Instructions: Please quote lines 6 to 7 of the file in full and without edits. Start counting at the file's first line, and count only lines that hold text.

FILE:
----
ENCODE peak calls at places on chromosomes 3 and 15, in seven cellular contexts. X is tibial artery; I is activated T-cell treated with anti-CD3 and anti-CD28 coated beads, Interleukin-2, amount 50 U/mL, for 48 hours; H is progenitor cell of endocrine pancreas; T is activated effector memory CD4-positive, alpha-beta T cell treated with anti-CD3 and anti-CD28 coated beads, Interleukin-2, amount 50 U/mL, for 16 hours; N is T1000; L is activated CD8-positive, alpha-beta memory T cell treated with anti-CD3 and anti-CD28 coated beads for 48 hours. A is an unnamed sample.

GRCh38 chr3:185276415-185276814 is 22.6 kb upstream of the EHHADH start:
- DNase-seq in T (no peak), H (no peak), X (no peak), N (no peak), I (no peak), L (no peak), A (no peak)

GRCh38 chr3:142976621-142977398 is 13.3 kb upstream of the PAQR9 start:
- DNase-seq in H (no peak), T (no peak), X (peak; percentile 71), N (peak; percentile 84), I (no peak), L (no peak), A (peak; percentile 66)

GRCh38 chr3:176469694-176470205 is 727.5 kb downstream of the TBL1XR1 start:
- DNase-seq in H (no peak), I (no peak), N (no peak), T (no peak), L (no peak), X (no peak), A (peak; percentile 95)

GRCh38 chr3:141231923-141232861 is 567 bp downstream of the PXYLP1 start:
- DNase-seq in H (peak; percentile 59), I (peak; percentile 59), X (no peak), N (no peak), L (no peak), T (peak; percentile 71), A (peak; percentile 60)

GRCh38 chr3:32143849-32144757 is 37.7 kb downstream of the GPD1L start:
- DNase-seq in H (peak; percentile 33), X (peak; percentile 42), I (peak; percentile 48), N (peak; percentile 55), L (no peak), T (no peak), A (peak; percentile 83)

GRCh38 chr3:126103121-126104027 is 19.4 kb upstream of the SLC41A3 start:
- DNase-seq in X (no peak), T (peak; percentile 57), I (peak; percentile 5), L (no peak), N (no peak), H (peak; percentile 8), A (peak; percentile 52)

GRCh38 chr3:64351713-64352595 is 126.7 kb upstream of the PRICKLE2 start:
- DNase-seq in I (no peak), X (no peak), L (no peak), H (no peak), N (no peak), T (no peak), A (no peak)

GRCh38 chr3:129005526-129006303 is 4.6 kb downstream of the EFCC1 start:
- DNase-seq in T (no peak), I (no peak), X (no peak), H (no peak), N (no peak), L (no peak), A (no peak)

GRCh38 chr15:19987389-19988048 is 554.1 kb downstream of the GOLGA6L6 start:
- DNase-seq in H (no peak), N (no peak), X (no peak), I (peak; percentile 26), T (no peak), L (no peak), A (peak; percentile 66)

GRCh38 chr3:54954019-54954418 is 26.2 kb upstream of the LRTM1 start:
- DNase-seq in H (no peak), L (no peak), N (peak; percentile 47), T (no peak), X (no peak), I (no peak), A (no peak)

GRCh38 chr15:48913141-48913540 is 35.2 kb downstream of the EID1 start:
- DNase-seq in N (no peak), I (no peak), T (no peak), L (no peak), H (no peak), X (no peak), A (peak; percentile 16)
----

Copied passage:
GRCh38 chr3:176469694-176470205 is 727.5 kb downstream of the TBL1XR1 start:
- DNase-seq in H (no peak), I (no peak), N (no peak), T (no peak), L (no peak), X (no peak), A (peak; percentile 95)